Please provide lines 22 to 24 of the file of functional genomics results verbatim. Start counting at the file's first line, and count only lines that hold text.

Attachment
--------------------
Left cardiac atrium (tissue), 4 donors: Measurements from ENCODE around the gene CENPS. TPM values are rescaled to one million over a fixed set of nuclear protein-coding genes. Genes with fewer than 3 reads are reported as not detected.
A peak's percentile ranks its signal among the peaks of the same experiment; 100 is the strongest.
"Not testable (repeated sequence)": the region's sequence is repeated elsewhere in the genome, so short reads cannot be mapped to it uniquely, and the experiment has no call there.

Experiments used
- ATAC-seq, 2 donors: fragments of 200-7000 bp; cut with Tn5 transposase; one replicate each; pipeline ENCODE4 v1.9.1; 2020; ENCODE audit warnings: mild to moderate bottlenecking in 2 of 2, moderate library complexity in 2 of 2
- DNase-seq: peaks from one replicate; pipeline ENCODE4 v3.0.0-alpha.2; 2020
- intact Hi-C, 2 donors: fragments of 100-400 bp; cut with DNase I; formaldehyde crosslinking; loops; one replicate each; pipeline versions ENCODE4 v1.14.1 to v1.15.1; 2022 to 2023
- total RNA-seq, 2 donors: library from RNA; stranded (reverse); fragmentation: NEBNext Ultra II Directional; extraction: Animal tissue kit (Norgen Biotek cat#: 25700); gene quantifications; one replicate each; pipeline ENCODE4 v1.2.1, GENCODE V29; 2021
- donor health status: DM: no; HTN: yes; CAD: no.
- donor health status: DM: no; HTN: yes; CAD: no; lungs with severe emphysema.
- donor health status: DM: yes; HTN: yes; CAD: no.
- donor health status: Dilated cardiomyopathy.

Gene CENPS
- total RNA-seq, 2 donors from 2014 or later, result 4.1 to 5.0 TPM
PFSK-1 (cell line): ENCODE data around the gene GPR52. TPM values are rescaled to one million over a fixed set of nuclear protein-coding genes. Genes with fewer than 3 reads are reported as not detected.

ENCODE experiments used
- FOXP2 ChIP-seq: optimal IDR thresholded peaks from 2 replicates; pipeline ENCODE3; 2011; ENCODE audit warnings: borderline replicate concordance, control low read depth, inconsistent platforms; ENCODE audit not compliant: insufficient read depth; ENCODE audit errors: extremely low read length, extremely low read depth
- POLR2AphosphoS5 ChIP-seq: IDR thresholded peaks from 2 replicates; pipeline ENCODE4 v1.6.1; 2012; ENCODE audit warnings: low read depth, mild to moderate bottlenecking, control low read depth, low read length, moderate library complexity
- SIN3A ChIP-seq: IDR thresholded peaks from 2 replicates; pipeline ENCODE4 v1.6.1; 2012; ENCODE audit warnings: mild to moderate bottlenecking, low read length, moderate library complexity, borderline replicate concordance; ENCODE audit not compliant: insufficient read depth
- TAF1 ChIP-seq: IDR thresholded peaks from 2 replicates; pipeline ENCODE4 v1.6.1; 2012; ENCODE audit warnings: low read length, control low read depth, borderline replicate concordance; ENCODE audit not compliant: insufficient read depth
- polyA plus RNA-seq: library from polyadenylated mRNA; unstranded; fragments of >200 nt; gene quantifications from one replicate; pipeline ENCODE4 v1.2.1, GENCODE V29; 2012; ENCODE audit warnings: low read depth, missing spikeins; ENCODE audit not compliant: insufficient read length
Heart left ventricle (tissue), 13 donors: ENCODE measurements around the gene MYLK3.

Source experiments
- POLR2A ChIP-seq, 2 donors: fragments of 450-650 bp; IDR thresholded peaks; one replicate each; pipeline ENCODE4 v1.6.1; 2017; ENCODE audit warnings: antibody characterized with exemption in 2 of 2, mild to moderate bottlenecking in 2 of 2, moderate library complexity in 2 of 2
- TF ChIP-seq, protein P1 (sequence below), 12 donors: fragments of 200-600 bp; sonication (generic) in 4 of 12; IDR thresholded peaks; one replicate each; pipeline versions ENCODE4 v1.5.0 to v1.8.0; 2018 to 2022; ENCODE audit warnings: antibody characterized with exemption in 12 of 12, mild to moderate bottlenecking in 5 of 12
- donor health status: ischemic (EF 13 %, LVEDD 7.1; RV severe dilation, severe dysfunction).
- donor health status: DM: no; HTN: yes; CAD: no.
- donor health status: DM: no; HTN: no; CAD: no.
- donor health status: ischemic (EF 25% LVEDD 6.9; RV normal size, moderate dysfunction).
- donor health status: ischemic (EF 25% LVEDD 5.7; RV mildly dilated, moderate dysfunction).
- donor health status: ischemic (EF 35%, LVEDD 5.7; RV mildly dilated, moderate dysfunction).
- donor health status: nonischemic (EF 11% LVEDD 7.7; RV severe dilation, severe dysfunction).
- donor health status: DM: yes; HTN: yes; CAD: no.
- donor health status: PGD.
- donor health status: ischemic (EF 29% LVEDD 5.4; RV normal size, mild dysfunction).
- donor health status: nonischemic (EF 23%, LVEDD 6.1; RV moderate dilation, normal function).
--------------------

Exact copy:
Heart left ventricle (tissue), 13 donors: ENCODE measurements around the gene MYLK3.

Source experiments
- POLR2A ChIP-seq, 2 donors: fragments of 450-650 bp; IDR thresholded peaks; one replicate each; pipeline ENCODE4 v1.6.1; 2017; ENCODE audit warnings: antibody characterized with exemption in 2 of 2, mild to moderate bottlenecking in 2 of 2, moderate library complexity in 2 of 2